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By Paul Michael/Wise Bread
August 26, 2017
Getty Images/iStockphoto

Let’s be clear, most bartenders out there are great. They’re professional, they enjoy interacting with customers, and they work incredibly hard. But sometimes you’ll come across a bartender who is not giving you what you’re paying for. That could be for a number of reasons. He or she may be under orders from the owner to cut corners and save money. The customer could be difficult, or even rude. Or, the bartender is finding ways to pocket cash. Whatever the reason, here are the most common ways your bartender can rip you off.

1. The rim dip

This is a sneaky way to serve you less alcohol than you paid for, by tricking your senses into smelling and tasting a strong drink. The bartender can do this in several ways, but the outcome is the same; the rim of the glass will be dipped in the alcohol of your choice, from vodka or gin, to whiskey or brandy. The easiest method is to have a sponge soaked in alcohol out of sight. You order your drink, the bartender dips the rim of the glass in the sponge, then pours a drink that’s very light on alcohol. You don’t realize this because you taste and smell alcohol every time you take a sip. If you are watching the bartender closely, and the glass disappears from sight for a few seconds, you could be a victim of the rim dip.

The easiest way to find out is to wipe the rim of the glass thoroughly with a napkin and take another sip. Is it weak? Then you’ve been had.

2. The long pour

Next time your bartender goes all Tom Cruise in Cocktail’on you, be skeptical. One of the easiest ways to trick you into thinking you’re getting more booze than you actually are is the long pour. By pulling the bottle away from the glass and creating a long stream of alcohol, you believe you’re getting a healthy shot. But it’s an illusion. The amount of alcohol you get is based on the time it takes to come out of the spout, and has nothing to do with the length of the stream. These long pours are done quickly, and therefore cheat you of alcohol. Sometimes the bartender doesn’t even realize they are shortchanging you, believing the showmanship is all part of the experience. If you want what you pay for, ask the bartender to cut the theatrics. (See also: 15 Ways to Save Money When Getting Your Drink On)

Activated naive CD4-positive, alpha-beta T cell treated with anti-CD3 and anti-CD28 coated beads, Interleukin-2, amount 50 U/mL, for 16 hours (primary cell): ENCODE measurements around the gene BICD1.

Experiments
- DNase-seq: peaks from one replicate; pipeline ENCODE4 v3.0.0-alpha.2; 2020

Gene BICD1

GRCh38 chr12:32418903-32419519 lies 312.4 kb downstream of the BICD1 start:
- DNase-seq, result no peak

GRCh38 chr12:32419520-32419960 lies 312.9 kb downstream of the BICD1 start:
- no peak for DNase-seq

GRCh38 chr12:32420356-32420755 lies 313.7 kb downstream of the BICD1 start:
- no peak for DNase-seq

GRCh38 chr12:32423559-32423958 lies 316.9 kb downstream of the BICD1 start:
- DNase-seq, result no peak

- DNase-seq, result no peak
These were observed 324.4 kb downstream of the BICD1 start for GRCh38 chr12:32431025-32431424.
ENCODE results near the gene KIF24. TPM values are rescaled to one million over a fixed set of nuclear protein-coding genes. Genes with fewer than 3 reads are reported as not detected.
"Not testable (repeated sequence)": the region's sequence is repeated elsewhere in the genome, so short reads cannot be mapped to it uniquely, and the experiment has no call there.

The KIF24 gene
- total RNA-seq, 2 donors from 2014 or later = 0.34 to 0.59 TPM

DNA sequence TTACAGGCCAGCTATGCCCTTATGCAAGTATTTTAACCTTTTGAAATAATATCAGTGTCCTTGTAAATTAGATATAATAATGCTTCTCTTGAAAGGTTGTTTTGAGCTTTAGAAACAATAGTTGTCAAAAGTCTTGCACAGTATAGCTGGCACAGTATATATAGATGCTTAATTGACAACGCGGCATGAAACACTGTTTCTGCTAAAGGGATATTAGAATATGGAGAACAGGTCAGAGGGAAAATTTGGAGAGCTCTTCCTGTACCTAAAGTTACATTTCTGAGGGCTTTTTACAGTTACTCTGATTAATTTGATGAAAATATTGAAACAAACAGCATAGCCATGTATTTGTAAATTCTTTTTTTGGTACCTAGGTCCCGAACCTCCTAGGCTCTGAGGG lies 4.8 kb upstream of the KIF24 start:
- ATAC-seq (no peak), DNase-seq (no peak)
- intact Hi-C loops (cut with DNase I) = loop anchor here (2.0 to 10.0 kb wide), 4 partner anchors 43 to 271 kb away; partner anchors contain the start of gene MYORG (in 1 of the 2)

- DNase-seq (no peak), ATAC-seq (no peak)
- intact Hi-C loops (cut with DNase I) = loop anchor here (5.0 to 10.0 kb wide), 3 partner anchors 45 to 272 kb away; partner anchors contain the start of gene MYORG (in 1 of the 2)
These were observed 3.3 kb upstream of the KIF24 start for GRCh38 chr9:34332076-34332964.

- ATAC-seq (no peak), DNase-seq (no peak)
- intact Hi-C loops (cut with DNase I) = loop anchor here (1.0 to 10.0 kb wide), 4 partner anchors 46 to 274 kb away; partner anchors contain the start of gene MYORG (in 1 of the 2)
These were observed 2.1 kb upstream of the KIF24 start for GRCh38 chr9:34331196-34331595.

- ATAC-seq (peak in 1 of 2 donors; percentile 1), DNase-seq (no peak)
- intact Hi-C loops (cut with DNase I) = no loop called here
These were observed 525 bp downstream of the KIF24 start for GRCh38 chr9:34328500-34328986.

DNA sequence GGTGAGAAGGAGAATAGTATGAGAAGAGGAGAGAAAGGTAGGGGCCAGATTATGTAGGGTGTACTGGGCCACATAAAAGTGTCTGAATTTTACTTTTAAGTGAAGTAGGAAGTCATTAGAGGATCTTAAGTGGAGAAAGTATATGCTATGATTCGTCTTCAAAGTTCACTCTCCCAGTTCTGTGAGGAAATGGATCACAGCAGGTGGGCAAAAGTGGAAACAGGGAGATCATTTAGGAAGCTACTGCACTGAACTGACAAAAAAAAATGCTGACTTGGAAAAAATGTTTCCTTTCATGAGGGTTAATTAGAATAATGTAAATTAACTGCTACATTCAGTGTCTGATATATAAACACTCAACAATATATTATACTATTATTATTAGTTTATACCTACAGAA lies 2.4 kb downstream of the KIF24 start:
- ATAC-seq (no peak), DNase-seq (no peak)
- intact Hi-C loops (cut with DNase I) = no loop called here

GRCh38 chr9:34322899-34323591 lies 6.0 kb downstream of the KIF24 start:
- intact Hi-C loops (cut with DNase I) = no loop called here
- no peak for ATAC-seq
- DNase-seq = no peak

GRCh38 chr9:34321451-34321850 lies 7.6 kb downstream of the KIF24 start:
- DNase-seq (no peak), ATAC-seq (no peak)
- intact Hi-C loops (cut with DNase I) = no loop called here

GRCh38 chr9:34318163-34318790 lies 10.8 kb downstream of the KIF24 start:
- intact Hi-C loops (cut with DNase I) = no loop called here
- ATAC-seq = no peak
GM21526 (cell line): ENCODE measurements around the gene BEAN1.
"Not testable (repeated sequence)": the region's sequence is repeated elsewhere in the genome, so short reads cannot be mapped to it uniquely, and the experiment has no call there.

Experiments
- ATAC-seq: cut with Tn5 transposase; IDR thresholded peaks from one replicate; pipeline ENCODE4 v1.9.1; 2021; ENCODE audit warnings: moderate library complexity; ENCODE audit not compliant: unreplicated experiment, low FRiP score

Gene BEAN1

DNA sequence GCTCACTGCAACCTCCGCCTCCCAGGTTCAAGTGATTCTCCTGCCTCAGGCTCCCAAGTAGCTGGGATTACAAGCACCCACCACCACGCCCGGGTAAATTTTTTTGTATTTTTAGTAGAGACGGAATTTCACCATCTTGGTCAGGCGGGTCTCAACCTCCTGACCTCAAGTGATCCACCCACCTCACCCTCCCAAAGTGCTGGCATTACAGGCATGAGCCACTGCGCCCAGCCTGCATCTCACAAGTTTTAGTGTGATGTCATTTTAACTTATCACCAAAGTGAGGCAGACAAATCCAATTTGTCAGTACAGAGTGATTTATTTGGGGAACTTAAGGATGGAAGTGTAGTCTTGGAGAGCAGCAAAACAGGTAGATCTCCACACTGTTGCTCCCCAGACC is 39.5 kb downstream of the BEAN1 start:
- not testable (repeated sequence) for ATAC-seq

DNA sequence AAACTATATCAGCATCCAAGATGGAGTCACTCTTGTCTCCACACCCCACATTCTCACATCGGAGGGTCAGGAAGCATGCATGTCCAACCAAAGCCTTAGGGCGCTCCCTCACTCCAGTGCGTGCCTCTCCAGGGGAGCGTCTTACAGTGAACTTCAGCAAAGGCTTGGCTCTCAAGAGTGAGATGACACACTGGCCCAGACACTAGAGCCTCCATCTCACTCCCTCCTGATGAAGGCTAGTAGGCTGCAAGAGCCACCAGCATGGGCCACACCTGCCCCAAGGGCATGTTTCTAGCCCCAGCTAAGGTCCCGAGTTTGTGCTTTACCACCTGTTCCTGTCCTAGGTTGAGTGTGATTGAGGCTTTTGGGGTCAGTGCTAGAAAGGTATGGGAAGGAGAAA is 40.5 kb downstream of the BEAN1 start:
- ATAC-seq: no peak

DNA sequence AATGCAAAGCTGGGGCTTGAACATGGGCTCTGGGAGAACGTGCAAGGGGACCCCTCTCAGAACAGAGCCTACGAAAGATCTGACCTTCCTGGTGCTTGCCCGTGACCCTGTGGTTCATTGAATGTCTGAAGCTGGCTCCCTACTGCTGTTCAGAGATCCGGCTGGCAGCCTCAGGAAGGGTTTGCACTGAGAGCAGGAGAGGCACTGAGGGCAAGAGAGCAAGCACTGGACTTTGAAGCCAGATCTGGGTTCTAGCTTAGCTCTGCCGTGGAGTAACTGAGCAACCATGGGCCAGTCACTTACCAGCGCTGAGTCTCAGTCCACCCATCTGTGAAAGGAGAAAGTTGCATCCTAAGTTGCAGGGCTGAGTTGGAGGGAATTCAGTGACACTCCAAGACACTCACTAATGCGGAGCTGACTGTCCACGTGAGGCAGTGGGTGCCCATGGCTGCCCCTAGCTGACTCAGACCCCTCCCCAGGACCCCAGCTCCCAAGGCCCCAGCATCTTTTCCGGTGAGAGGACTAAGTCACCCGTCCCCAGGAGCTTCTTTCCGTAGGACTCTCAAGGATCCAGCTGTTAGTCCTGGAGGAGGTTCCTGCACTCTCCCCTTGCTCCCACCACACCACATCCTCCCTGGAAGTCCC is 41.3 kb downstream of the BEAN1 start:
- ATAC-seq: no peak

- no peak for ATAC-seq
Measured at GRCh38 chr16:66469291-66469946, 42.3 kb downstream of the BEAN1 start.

3. The diluted bottle

To be fair, this is usually a collaboration between the bartender and the owner. But however it happens, it’s an easy way to rip off customers in plain sight. The bartender will simply add water to the liquor in the bottle, be it a clear spirit, or something darker. It’s only going to be around 10 to 15 percent of the bottle’s volume, which makes it very difficult for the average customer to detect. But it’s very profitable for the bartender and the owner. However, you see nothing wrong because the pours all look legit.

This is a tough one to catch. The only way to know for sure is to test a neat shot from an open bottle against a neat shot from a bottle that has not yet been touched. And that’s not likely to happen in a busy bar scenario.

4. The brand swap

The simplest way to achieve the brand swap is to pour cheap liquor into empty bottles of a more expensive brand. Another way is to apply expensive labels to bottles of a cheaper brand, but this is time-consuming and tricky to pull off. Either way, the result is that you’re paying for a higher quality of liquor than you’re receiving. With some drinks, it’s very difficult to tell, especially with vodka and rum. But if you’re a whiskey or bourbon aficionado, you’re likely to detect the switch. However, most bars stay away from this one as it’s a crime, and can result in fines and the revocation of their liquor license.